In Memoriam: Lucy Turnbull

(From the University of Mississippi's website)

Former University of Mississippi professor Lucy Turnbull will always be remembered as a beloved educator who could make her curriculum both easy to understand and infinitely interesting to her students, a mentor and a champion of civil rights at Ole Miss.

Her enthusiasm for the classics was contagious, which propelled her students to success in her art history, archaeology, mythology and classical civilization courses. Turnbull, 87, of Oxford, joined the university faculty in 1961 and taught until 1990. She died Sunday (April 21).

Dewey Knight, recently retired UM associate director of the Center for Student Success and First-Year Experience, was one of Turnbull’s friends. He entered the university as a freshman in 1966 and found himself in one of her classes that year.

“She walked into the classroom that first day,” Knight said. “There were about 25 of us, and we were immediately very afraid of Professor Turnbull. She was incredibly intelligent. She could read Greek like we read English.

“We all were in fear of her, but we had the ultimate respect for her, because it was very obvious she was brilliant.”

Services for Turnbull are set for 11 a.m. Friday (April 26) at St. Peter’s Episcopal Church in Oxford. A visitation will precede the service starting at 9 a.m. in the church’s Parish Hall.

Knight calls his former professor “one of the most important change agents” in the university’s history. Her biographical bullet points support that claim.

Born in Lancaster, Ohio, Turnbull earned a bachelor’s degree from Bryn Mawr College and her master’s and doctoral degrees from Radcliffe. She was a John Williams White Fellow and Charles Eliot Norton Fellow at the American School of Classical Studies in Athens. She was the author of many scholarly articles and contributed to books, mainly in the areas of Greek vase painting, mythology and poetry.

After holding positions as a museum assistant at Wellesley College and Boston’s Museum of Fine Arts, she joined the UM classics faculty in 1961, as a classical archaeologist.

“Teaching is very energizing, but I didn’t really understand that at the time,” she later recalled. “When you’re teaching, you’re giving something to the students, but they’re also giving back to you. I enjoyed it very much.”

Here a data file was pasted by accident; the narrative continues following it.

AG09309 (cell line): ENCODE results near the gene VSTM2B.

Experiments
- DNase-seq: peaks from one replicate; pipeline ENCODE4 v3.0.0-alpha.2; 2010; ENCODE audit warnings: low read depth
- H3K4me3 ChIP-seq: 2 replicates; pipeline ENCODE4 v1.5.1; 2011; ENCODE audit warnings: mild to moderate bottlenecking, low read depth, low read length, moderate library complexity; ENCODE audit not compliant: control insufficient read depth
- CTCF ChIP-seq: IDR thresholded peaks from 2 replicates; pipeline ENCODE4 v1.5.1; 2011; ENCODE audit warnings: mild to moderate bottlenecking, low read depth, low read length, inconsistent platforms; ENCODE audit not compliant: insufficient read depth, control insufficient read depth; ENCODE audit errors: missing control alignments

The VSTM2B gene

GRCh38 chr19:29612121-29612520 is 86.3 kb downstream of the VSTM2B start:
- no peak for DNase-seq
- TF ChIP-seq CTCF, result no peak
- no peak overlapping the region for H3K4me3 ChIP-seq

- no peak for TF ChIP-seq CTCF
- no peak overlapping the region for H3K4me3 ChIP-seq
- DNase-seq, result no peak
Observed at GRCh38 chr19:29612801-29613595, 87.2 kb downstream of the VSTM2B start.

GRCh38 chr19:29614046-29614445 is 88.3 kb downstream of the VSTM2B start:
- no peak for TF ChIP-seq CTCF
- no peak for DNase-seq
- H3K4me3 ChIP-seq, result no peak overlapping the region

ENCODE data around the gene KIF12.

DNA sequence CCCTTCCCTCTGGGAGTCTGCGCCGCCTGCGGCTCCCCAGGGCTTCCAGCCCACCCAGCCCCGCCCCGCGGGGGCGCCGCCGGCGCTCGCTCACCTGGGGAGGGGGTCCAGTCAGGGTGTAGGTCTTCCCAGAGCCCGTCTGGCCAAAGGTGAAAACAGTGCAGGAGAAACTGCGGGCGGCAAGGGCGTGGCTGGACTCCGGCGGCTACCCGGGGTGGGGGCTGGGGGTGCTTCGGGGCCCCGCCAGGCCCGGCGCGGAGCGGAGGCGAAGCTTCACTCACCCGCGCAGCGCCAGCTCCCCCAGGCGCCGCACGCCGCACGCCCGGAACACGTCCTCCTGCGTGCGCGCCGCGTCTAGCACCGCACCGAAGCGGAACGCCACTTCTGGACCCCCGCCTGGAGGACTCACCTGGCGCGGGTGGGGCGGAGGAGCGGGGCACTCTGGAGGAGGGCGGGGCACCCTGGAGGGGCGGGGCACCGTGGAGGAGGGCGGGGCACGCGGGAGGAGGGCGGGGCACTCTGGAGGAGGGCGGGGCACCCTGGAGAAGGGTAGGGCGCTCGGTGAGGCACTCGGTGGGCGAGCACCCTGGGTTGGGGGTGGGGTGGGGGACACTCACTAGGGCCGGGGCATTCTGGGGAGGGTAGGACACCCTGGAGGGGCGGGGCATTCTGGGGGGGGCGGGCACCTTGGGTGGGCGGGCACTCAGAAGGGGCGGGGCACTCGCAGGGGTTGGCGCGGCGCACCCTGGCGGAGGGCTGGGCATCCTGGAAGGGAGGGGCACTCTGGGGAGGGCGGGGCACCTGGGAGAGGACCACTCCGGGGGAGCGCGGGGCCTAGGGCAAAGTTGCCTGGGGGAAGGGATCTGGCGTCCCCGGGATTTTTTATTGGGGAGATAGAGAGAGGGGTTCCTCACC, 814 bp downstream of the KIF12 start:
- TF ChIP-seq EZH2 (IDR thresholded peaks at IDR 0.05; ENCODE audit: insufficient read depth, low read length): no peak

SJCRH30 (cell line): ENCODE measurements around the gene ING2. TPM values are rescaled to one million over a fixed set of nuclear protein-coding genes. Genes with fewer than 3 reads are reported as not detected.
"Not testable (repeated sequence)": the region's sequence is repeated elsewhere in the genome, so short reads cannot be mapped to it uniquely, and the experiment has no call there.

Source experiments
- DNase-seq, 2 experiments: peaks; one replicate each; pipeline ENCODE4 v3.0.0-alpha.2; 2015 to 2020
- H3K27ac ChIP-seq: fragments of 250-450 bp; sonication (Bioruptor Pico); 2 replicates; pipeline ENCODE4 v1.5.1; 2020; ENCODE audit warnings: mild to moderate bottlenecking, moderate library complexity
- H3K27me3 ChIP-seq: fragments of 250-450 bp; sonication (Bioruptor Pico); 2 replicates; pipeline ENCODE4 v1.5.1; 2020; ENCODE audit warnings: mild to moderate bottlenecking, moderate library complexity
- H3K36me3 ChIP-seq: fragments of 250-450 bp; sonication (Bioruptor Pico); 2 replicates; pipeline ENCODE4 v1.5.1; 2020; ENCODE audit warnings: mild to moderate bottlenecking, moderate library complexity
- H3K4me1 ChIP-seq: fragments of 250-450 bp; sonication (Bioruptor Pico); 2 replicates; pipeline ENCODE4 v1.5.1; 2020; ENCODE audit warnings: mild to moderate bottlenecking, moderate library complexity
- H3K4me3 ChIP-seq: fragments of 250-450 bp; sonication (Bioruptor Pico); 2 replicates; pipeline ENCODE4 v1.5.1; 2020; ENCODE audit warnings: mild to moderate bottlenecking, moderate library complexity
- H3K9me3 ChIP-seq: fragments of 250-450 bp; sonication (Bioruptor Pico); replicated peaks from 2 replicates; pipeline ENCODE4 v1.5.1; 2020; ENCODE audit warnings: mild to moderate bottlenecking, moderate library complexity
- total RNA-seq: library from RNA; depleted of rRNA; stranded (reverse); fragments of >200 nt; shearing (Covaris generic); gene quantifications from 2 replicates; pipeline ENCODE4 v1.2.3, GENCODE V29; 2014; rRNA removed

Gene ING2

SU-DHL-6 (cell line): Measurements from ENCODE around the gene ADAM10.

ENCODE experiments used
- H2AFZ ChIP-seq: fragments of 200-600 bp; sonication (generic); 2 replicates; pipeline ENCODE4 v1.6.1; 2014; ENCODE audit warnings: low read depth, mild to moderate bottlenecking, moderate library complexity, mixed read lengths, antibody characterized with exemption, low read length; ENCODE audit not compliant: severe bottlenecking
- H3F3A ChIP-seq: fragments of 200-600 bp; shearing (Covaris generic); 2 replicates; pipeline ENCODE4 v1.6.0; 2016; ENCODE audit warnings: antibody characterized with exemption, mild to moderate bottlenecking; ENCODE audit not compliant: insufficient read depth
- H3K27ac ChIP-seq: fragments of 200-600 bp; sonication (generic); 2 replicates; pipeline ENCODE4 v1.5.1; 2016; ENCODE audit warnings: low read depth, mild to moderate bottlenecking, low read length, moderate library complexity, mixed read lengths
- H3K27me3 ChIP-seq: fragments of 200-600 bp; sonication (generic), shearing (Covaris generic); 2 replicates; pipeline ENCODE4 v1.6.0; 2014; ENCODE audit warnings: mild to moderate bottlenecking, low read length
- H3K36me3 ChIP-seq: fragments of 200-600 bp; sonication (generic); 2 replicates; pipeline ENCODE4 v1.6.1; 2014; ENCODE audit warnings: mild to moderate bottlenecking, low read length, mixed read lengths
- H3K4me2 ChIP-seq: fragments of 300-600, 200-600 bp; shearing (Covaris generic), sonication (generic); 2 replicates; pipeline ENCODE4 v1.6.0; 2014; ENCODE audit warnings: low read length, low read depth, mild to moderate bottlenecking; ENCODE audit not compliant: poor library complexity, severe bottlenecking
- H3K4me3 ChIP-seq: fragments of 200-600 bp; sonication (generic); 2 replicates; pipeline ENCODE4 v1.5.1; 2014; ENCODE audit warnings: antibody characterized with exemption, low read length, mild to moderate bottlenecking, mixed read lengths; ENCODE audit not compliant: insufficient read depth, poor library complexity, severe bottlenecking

Turnbull was active in the integration of Ole Miss in 1962, when James Meredith became the first black student to enroll at the university. She, as a relatively new faculty member, was among the professors who vocally supported Meredith pursuing his education at the university.

Provost Emeritus Gerald Walton, who joined the UM faculty in 1962, later recalled that the professors who supported integration as part of the local chapter of the American Association of University Professors held formal meetings. Turnbull was elected the group’s secretary.

“Those of us who supported integration became a kind of fraternal group and talked among ourselves a good deal,” Walton said in 2012. “It was good to learn that Lucy was one who did not mind speaking her mind even though we weren’t sure in those days how such people as board of trustees members or legislators – or members of the Ole Miss administration, for that matter – might act. Lucy was a brave woman.”

Meredith often found himself alone on campus. Knight remembers seeing a photo of his friend Turnbull having lunch in Johnson Commons with Meredith and UM professor James Silver, author of “Mississippi: The Closed Society,” surrounded by a sea of empty tables.

She also was an active member of the American Civil Liberties Union, Common Cause, Mississippi Council on Human Relations, National Geographic Society, Smithsonian Associates and the National Organization of Women, among other groups.

Turnbull helped establish the University Museum and served as its director toward the end of her career, from 1983 to 1990. Its opening was one of her favorite memories, as the Department of Classics‘ large collection of Greek and Roman antiquities was moved from Bondurant Hall to the museum, where they remain.